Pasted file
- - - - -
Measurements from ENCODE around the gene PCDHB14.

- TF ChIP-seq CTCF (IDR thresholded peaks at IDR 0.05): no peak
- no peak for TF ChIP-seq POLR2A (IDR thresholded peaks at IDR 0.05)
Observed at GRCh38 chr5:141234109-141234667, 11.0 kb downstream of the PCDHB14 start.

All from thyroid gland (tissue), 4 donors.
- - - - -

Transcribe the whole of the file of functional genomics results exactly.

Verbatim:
Measurements from ENCODE around the gene PCDHB14.

- TF ChIP-seq CTCF (IDR thresholded peaks at IDR 0.05): no peak
- no peak for TF ChIP-seq POLR2A (IDR thresholded peaks at IDR 0.05)
Observed at GRCh38 chr5:141234109-141234667, 11.0 kb downstream of the PCDHB14 start.

All from thyroid gland (tissue), 4 donors.